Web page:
Listed here are several suggestions that you can implement immediately. Others need to be considered at the time of construction or remodeling. You should also contact your local fire department, forestry office, emergency management office or Federal Ministry of Environment and Housing for information about local fire laws, building codes and protection measures. Obtain local building codes and weed abatement ordinances for structures built near wooded areas.
Find Out What Your Fire Risk Is.
- Learn about the history of wildfire in your area.
- Be aware of recent weather.
- A long period without rain increases the risk of wildfire.
- Consider having a professional inspect your property and offer recommendations for reducing the wildfire risk.
- Determine your community's ability to respond to wildfire.
- Are roads leading to your property clearly marked?
- Are the roads wide enough to allow firefighting equipment to get through?
- Is your house number visible from the roadside.
Learn and teach safe fire practices.
- Build fires away from nearby trees or bushes.
- Always have a way to extinguish the fire quickly and completely.
- Install smoke detectors on every level of your home and near sleeping areas.
- Never leave a fire--even a cigarette--burning unattended.
- Avoid open burning completely, and especially during dry season.
- Always be ready for an emergency evacuation.
- Evacuation may be the only way to protect your family in a wildfire.
- Know where to go and what to bring with you.
- You should plan several escape routes in case roads are blocked by a wildfire.
Create Safety Zones Around Your Home
All vegetation is fuel for a wildfire, though some trees and shrubs are more flammable than others. To reduce the risk, you will need to modify or eliminate brush, trees and other vegetation near your home. The greater the distance is between your home and the vegetation, the greater the protection.
Cover house vents with wire mesh. Any attic vent, soffit vent, louver or other opening can allow embers and flaming debris to enter a home and ignite it. Cover all openings with 14 inch or smaller corrosion-resistant wire mesh. If you're designing louvers, place them in the vertical wall rather than the soffit of the overhang.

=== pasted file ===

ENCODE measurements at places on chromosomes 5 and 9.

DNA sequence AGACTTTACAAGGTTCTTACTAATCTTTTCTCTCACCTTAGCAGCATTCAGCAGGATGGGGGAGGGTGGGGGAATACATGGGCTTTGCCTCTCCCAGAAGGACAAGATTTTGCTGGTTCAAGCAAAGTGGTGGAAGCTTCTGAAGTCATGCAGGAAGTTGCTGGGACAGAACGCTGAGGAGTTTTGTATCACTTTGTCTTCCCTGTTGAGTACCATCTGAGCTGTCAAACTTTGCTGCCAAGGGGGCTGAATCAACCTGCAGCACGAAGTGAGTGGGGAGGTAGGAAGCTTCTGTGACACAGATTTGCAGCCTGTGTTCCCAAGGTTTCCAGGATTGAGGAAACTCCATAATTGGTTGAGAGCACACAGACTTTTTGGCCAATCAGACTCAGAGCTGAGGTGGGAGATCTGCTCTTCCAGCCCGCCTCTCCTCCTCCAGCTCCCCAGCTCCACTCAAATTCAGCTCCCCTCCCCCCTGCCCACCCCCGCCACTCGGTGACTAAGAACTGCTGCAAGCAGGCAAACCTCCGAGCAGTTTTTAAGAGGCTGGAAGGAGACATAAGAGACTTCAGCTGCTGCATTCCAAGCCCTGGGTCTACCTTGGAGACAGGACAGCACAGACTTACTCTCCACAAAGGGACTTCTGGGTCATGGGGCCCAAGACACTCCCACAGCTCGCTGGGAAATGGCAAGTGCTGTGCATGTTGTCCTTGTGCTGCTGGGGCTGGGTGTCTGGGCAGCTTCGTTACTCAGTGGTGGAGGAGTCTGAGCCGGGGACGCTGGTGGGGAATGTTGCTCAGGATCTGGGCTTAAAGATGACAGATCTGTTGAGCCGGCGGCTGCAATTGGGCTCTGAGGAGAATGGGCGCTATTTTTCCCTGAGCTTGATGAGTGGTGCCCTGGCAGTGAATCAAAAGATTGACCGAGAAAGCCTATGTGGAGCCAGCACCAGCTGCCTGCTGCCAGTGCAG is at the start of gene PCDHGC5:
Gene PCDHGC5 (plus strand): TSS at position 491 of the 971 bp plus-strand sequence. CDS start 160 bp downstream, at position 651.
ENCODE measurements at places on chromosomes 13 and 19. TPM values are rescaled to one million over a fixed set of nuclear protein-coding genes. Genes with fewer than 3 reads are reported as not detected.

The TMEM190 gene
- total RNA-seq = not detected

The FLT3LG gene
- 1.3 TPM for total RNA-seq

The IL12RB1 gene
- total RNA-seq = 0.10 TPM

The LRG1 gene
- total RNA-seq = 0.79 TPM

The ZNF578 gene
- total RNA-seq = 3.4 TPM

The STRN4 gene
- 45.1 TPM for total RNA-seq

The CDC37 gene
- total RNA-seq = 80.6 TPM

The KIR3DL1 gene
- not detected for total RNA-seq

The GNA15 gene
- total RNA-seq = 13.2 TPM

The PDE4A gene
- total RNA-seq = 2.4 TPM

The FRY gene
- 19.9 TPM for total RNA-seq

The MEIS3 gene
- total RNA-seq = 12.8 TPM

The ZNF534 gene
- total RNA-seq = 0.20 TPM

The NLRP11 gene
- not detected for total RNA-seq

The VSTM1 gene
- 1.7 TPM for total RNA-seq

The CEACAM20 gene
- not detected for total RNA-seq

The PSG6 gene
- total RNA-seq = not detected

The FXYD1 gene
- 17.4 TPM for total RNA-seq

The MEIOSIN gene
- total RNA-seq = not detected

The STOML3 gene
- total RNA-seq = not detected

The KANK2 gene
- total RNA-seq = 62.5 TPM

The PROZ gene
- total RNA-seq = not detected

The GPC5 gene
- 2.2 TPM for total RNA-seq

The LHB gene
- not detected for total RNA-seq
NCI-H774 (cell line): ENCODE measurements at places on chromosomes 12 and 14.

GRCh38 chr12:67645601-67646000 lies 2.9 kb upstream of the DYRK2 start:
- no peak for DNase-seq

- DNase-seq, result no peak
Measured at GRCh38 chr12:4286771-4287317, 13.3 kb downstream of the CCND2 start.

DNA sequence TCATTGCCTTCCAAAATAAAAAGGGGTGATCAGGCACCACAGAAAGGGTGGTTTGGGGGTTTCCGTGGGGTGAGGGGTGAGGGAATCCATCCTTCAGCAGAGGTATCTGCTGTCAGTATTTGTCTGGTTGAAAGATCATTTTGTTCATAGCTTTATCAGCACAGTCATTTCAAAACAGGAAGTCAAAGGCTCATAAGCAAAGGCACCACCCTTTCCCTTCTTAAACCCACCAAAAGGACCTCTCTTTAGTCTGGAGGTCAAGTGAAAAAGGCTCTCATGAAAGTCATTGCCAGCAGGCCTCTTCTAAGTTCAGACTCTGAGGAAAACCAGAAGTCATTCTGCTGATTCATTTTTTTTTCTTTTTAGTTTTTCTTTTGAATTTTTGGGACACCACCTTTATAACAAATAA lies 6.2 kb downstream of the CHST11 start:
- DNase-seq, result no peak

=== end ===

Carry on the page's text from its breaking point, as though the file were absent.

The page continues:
Use fire resistant siding. Use fire resistant materials in the siding of your home, such as stucco, metal, brick, cement shingles, concrete and rock. You can treat wood siding with UL-approved fire retardant chemicals, but the treatment and protection are not permanent.
Choose safety glass for windows and sliding glass doors. Windows allow radiated heat to pass through and ignite combustible materials inside. The larger the pane of glass, the more vulnerable it is to fire. Dual- or triple-pane thermal glass, and fire resistant shutters or drapes, help reduce the wildfire risk. You can also install non-combustible awnings to shield windows and use shatter-resistant glazing such as tempered or wireglass.
What to do Before a Wildfire?
If you see a wildfire, call 09-115. Don't assume that someone else has already called. Describe the location of the fire, speak slowly and clearly, and answer any questions asked by the dispatcher.
Before the Fire Approaches Your House
- Evacuate. Evacuate your pets and all family members who are not essential to preparing the home. Anyone with medical or physical limitations and the young and the elderly should be evacuated immediately.
- Wear Protective Clothing.
- Remove Combustibles. Clear items that will burn from around the house, including wood piles, lawn furniture, barbecue grills, tarp coverings, etc. Move them outside of your defensible space.
- CloseProtect Openings. Close outside attic, eaves and basement vents, windows, doors, pet doors, etc.
- Remove flammable drapes and curtains. Close all shutters, blinds or heavy non-combustible window coverings to reduce radiant heat.
- Close Inside DoorsOpen Damper. Close alt doors inside the house to prevent draft. Open the damper on your fireplace, but close the fireplace screen.
- Shut Off Gas. Shut off any natural gas, propane or fuel oil supplies at the source.
- Water. Connect garden hoses. Fill any pools, hot tubs, garbage cans, tubs or other large containers with water.
- Pumps. If you have gas-powered pumps for water, make sure they are fueled and ready.
- Ladder. Place a ladder against the house in clear view.
- Car. Back your car into the driveway and roll up the windows.
- Garage Doors. Disconnect any automatic garage door openers so that doors can still be opened by hand if the power goes out. Close all garage doors.
- Valuables. Place valuable papers, mementos and anything you can't live without inside the car in the garage, ready for quick departure. Any pets still with you should also be put in the car.
- Preparing to Leave
- Lights. Turn on outside lights and leave a light on in every room to make the house more visible in heavy smoke.
- Don't Lock Up. Leave doors and windows closed but unlocked. It may be necessary for firefighters to gain quick entry into your home to fight fire. The entire area will be isolated and patrolled by the Nigeria Police Force.
Heat kills by pushing the human body beyond its limits. In extreme heat and high humidity, evaporation is slowed and the body must work extra hard to maintain a normal temperature.
Other Disasters and Management
See information related to other types of disaster management and precautions